Camp Focus: What is Sculpture Camp?
You ask, we answer. This is our second blog in our Camp Focuses series (see the first one on Mixed Media Camp here), where we are breaking down what each of our summer camps are about and what you can expect from them.
Where some art camp programs may combine multiple mediums in one camp and do, for example, a painting project one day, and a sculpture project the next, and then a drawing project and so on, our summer camps are divided by art form, or art medium.
Our camps focus on just one specific art medium, such as just painting, or just sculpture, so that we can really dive in deep and spend the whole week exploring different forms and different projects within that one medium.
So when we talk about Sculpture Camp, that means we’re going to be exposing our campers to a wide range of sculpting styles and materials.
Extra-Brief Background on Sculpture
Sculpture has been the most enduring form of fine art throughout the ages. From the Great Sphinx in Egypt (circa 2558 BC!) to the Terracotta Army in China, the moai on Easter Island to Michelangelo's David, sculpture as an art form is not only ancient, but also incredibly varied.
However, in the 20th century, sculpture became even more varied. The 20th century saw a massive change not only in the increase of new and different materials used for sculptures, but also in the subject matter. Sculpture changed from being mainly a representational art form, or one that imitates forms of real life (like the examples in the above paragraph), to also being nonrepresentational, or abstract and not necessarily based on the real world (like, for instance, The Bean in Chicago, or many Chihuly sculptures).
In our Sculpture Camps, we do our best to broaden our campers’ ideas of what sculpture is by using a variety of sculpting materials for our projects, ranging from wire, paper mâché, air-dry clay, polymer clay, fibres, found objects, and many, many more.
The only material we don’t use in sculpture camp is ceramic clay, due to the nature of the medium. (Although, if your child wants to have a ceramic clay experience, our Friday Pottery Camps are a MUST!)
One of the most important techniques we cover in Sculpture Camp is thinking “in the round,” or the idea of creating a piece of art that can be viewed from all angles.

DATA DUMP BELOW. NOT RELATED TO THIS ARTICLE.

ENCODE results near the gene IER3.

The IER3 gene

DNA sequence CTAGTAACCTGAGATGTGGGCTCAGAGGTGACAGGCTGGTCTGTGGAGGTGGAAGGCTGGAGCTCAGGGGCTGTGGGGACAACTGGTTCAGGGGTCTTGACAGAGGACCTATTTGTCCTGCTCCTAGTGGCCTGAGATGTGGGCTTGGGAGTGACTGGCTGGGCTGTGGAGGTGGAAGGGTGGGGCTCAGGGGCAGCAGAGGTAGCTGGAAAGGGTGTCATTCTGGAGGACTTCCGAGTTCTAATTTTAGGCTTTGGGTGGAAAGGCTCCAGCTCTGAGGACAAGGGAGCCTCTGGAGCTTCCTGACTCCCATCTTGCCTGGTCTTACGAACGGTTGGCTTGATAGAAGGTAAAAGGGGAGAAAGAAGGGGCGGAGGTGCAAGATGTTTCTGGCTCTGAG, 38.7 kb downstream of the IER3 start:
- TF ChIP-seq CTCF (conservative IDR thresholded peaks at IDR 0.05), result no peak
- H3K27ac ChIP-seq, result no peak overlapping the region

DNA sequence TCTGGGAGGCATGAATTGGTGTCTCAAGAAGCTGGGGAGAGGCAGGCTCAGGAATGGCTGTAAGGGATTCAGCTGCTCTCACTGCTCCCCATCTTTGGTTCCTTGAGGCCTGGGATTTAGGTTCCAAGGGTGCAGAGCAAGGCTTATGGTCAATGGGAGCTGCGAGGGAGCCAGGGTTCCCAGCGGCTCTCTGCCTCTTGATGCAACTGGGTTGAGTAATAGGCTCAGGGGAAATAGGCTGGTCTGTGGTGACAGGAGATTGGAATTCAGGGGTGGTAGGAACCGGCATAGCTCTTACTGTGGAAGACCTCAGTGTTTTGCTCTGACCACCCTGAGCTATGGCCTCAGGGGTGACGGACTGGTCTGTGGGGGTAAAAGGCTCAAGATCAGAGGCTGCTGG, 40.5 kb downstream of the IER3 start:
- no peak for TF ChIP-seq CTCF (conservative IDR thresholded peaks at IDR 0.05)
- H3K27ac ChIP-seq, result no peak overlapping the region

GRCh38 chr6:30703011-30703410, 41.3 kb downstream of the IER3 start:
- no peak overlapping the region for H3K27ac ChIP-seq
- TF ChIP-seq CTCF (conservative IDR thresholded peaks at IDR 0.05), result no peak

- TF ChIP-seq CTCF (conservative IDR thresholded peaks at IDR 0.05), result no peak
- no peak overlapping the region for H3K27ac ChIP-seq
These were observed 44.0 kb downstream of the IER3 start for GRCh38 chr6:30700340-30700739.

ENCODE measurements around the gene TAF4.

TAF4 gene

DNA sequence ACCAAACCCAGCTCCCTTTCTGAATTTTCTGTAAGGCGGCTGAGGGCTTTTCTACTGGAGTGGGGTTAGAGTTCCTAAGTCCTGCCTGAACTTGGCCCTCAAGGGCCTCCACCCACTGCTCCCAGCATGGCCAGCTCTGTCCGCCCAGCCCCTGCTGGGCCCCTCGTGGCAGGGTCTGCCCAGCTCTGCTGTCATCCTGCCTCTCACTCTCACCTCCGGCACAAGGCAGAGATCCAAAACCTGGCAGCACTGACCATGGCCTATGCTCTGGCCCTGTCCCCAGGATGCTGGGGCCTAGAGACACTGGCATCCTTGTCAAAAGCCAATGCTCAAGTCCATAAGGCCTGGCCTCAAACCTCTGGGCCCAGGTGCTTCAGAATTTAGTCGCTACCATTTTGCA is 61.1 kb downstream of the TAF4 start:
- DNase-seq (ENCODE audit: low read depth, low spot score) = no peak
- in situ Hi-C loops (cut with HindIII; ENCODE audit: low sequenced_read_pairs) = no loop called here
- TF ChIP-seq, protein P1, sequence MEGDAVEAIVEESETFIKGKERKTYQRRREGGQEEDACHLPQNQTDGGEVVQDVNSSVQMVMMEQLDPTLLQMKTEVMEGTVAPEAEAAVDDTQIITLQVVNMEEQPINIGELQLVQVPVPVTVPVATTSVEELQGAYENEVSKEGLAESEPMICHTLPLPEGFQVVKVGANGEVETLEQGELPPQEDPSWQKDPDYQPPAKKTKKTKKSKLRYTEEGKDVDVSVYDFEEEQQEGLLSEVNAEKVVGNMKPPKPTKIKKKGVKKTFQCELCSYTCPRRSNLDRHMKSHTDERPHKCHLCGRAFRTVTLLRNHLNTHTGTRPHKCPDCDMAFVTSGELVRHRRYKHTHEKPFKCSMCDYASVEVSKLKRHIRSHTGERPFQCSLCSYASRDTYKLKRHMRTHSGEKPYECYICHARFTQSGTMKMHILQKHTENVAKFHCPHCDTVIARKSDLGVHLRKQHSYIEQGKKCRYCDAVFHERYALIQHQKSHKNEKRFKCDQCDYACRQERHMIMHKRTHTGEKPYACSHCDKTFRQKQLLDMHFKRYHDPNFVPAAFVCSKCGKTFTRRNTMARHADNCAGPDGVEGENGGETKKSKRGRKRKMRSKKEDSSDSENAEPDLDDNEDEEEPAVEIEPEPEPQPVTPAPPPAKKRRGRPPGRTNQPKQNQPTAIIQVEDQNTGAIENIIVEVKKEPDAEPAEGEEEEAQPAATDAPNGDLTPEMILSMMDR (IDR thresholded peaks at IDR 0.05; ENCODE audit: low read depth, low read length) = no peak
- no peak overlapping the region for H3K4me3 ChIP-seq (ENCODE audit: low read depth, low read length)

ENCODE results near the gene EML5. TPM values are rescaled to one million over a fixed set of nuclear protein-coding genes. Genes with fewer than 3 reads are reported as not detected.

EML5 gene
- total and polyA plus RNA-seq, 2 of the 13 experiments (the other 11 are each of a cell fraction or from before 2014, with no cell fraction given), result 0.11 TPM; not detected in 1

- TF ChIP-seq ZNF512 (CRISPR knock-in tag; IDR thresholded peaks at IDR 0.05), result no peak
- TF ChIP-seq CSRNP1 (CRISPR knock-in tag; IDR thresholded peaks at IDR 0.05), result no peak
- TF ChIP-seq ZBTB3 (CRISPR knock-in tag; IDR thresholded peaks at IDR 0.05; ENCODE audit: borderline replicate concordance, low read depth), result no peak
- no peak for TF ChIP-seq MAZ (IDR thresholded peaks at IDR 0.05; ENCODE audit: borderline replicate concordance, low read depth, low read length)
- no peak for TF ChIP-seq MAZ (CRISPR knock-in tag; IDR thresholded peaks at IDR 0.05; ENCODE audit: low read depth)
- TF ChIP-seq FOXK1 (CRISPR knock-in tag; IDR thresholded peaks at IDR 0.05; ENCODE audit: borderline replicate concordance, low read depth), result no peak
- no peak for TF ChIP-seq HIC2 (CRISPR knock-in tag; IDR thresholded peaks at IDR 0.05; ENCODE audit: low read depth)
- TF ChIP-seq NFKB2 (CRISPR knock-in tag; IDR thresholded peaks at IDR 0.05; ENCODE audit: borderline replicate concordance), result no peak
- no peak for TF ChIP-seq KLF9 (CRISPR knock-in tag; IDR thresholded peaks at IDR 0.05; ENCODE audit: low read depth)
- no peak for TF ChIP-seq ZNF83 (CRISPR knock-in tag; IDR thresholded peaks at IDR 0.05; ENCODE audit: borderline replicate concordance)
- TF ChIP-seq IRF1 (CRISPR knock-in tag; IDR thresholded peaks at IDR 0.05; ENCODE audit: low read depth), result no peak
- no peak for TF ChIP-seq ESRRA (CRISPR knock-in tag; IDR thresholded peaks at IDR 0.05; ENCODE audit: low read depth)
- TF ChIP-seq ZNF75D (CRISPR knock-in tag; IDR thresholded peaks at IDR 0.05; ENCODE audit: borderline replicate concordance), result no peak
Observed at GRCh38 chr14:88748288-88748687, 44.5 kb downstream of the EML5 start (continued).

Many campers start our camps with experience in 2-D media, such as drawing and painting, which is great, but these mediums only cover one surface. Sculpture presents an additional challenge: in sculpture, an artist must think about every angle of their work, because ideally, someone could walk around their sculpture and view every side.
Our campers must be sure to make a complete top, bottom, and sides of their work, and can’t hide any unfinished areas.
Another aspect campers also have to consider with sculpture as opposed to 2-D art is how their sculpture takes up space in the world. Thinking about scale, and composition is crucial to making a finished sculpture.
Art vs. Toys
Sculpture camp also gives us a great excuse to discuss the concept of art vs. playthings, or art vs. functional objects.
We often make fun sculptures, such as colorful polymer clay animals, which might look like something you can play with at first. However, to do so would possibly break the sculpture, or the work of art. We talk about how the presentation is very important in art, and how a finished sculpture is presented differently from a toy, which is an interesting concept for children especially.
"What projects will you be doing?"
Our camp projects always differ from year to year, and even slightly differ from week to week during summer, so we can't say exactly what your child might be making in one of our Sculpture Camps, however, we can give you examples of past projects and the processes campers went through in creating them.
One of our most popular projects from last year was our Chibi animal sculptures.
Students learned to utilize polymer clay to create an animal that can be viewed from all angles. They also discussed the Japanese art style of Chibi, which is basically making the subject small and cute with disproportionate features.
Once their sculptures were completed, students carefully painted their sculpture with acrylic paint. Again, students really had to be aware of how people would view their sculptures and had to be sure not to paint on the block and use careful brush strokes. Once our project was completed, we discussed how our sculptures were being presented. By placing the sculptures on a block, this resulted in a refined and professional presentation of their work, different than a toy meant to be played with.
Sculpture Camp provides children with a new way to create - not just with a piece of paper and a pencil or paintbrush, but by putting a variety of different materials together and forming them into something with their own hands. These camps are great for those children who love to touch everything they come in contact with - it gives them something productive to funnel that kinetic energy into.
We hope this answered your questions on Sculpture Camp! You can still sign your child up for our summer camps here, or email us at MuseoArtAcademy@live.com with any other questions you may have.
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